West Virginia WILD by Frank Jezioro, Director, West Virginia Division of Natural Resources
March is Our Time for Transition
On one of the recent rare days of sun and warm temperatures I was driving along Shaver’s Fork in Randolph County. It sort of brought back memories of when I started trout fishing. There were several fishermen lined up in every likely looking run.
Many will remember the “circus” that was known as “Opening Day of the Trout Season.” Opening in April, it was not uncommon to have patches of snow on the ground and fishing in snow showers. I remember many mornings when we had to break the ice out of the eyes on the rod so the line would shoot through. We would wait with the same anticipation for the opening day of trout season that we waited for squirrel or deer season openers.
I can remember a bunch of us high schools guys driving down to Smoke Hole and camping the day and night before the opening of the season the next morning. One trip in particular sticks in my mind. It was one of the warm openers and a nice time to be out. Four of us drove down, after chipping in a couple of dollars each to buy some 39 cents per gallon gas! We got there, set up our little tent and built a fire. Someone said he could cook and made something for us to eat. Someone else said he would wash the dishes and forks.
No one slept that night and we were all awake long before daylight. The “cook” made breakfast of eggs and bacon. I remember thinking that my fork seemed to have some sort of green tint to it but so what. Before daylight, each of us had a little section of stream “staked out” and was standing there with rods poised to make the first cast at the opening hour of 7 a.m. As always, some individual made a false cast about 10 minutes early. Naturally, those up and down the stream couldn’t see that he really didn’t cast but just acted like he did. That was all it took. Hundreds of lines shot out over the stream and the battle was on. I can remember seeing people fall in and people wading in over the tops of their waders just to get another foot or two closer to the spot they wanted to fish. But all in all, the Opening Day of the Trout Season was quite an event.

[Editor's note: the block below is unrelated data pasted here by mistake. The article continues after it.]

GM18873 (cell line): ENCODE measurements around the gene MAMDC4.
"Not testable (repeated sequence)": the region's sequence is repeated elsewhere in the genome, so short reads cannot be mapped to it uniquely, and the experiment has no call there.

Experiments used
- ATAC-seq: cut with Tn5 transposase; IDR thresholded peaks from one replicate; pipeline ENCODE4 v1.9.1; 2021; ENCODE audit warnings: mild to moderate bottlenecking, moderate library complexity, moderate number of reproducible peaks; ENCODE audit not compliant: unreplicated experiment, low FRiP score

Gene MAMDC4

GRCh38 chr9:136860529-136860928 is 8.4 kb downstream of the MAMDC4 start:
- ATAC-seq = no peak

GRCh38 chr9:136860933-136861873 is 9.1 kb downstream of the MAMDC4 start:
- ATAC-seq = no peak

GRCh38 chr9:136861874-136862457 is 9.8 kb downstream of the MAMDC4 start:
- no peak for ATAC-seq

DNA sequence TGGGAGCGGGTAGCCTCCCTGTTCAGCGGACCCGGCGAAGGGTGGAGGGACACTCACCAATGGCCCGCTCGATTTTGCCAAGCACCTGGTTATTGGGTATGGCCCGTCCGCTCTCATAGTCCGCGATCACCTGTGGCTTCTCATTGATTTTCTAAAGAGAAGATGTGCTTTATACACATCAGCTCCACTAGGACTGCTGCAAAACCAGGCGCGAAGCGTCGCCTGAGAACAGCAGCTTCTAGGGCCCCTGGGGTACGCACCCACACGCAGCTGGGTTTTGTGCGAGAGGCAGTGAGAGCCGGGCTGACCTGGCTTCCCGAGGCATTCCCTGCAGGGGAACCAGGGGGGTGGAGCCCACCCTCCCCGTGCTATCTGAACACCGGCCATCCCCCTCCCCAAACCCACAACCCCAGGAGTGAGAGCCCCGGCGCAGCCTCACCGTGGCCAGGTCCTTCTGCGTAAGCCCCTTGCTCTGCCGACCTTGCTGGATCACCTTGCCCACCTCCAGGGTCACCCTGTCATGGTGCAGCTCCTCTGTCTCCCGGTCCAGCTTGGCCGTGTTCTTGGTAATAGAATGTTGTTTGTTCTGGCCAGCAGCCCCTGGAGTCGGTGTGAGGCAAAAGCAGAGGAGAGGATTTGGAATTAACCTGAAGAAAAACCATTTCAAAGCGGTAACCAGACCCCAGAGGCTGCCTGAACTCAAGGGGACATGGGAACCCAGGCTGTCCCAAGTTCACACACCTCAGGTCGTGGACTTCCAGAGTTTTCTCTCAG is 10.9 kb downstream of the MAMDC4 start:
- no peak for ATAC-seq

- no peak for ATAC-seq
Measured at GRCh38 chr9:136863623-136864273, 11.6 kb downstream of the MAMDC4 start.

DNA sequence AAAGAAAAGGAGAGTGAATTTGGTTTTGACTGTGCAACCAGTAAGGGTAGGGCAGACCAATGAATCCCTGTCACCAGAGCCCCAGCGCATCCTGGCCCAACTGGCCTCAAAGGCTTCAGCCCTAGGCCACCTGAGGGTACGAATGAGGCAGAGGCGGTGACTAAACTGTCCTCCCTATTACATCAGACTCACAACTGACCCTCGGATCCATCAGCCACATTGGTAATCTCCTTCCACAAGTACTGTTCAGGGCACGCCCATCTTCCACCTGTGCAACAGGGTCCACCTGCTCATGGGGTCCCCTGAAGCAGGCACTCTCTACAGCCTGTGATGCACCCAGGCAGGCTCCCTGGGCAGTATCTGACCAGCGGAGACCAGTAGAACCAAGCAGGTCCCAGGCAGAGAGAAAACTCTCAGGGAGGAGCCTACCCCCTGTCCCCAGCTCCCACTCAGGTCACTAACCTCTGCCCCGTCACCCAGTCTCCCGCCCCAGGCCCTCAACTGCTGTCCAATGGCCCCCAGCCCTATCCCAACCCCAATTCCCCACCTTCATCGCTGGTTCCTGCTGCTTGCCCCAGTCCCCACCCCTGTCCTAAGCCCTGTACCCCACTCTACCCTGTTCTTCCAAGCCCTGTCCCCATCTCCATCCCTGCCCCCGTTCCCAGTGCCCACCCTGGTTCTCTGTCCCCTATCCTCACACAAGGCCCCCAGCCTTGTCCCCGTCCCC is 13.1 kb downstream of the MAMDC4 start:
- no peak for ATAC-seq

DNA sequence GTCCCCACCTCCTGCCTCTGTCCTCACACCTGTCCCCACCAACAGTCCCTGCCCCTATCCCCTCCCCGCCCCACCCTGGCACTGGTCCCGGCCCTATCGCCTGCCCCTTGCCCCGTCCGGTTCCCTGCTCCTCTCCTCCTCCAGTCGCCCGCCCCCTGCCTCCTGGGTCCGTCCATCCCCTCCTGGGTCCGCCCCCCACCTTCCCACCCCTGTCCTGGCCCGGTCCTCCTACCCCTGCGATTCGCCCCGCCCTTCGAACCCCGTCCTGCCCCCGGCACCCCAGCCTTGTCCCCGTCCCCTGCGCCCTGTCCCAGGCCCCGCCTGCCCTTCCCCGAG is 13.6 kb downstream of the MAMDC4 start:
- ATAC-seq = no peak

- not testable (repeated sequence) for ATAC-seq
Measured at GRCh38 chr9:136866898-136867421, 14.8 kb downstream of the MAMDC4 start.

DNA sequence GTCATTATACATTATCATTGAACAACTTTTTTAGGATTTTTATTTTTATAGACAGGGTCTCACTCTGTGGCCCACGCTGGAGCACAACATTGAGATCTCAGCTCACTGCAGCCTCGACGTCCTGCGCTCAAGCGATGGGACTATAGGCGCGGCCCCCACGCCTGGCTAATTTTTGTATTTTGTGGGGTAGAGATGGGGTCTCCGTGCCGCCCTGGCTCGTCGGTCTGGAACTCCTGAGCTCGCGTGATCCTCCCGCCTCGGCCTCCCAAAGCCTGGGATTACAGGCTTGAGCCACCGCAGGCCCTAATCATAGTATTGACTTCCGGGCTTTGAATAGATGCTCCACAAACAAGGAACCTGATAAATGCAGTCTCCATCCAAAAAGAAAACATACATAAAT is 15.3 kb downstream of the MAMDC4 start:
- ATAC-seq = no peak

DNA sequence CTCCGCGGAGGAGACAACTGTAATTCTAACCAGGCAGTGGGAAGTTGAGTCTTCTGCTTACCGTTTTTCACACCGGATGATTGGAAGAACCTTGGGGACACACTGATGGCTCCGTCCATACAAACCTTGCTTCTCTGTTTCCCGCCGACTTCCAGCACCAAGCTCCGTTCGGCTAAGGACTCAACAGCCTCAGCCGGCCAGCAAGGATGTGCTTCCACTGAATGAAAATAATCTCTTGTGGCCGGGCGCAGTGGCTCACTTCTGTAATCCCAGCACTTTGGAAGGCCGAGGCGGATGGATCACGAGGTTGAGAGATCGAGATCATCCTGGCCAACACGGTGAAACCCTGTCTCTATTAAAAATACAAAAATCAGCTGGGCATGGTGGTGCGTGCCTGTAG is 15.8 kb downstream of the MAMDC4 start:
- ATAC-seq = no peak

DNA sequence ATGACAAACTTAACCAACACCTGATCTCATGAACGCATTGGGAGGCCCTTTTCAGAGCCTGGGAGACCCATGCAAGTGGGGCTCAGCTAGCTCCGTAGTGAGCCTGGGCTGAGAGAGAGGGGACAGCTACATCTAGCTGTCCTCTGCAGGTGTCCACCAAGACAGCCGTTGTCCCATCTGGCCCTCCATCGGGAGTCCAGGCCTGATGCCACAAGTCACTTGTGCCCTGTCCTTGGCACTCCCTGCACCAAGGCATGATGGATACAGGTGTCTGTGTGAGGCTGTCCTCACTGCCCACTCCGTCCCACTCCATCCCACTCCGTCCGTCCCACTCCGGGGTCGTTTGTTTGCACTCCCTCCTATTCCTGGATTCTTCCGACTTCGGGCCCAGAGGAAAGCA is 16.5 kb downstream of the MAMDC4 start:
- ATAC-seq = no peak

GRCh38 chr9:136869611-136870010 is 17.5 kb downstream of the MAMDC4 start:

Opening Day Gives Way to Year-Round Fishing
But as years wore on we came to realize that there was a better way to do it. We found that you could actually fish year round, weather permitting. And people got to the point where they avoided the circus and crowds of the opening day. It became clearer that people enjoyed going fishing when they had time to go and by spreading it out it, was more enjoyable to fish without competing with thousands of others on opening morning.
With this knowledge, the DNR began to stock from January to May and again in October, depending on water conditions and the amount of trout raised. March will see stocking in full swing and when we have nice days you need to be out on your favorite stream or lake. The great thing about stocking now is that often when the trout are put in the water, the water is high and the fish spread out. The result is that now there are fish all along the stream and not concentrated in only the pools where they might otherwise congregate in low water times.
About That Green Fork…
Before we go, I need to finish the story of that group of high school boys that went camping to Smoke Hole in 1959. If you will remember, early in this story I mentioned the green stuff on my fork and I thought, so what? Well about six hours later I found out “what.” I got so sick that all I wanted to do was craw into the tent. Cold, shivering, stomach cramps, violent vomiting. At one point I was afraid I was going to die, but in a few minutes I was afraid I wouldn’t! But like most stomach problems caused by tomane poisoning, it passed and that afternoon I was out after the trout.
Pick out a nice day and it can be a great time to be in the mountains and on one of our great WV trout waters. Our trout fishing is held in high regard by anglers from many states, including our bordering states. I hear over and over that West Virginia stocks much nicer trout than Pennsylvania, Virginia and Maryland. Our last stream survey turned up the fact that we have people coming to West Virginia to sample our great trout fishing from nine or 10 different states.
We have streams with varied regulations. We have streams that allow you to keep a limit of trout every day you fish. We have catch-and-release streams for those interested only in the fishing experience. We have delayed harvest areas where you can keep the fish once the water warms to a point where the trout may not survive the winter. Whether you are a fly fisherman, a spinner fisherman, a cheese egg dunker or drown worms, our West Virginia streams offer outstanding trout fishing now through the summer and on into the fall. Good fishing!
Note: WVDNR stocks hatchery-raised trout from January 2 through May 31 and two weeks in October each year. Visit www.wvdnr.gov for fishing regulations, stocking schedules, and daily trout stocking information.
Frank Jezioro, Director, West Virginia Division of Natural Resources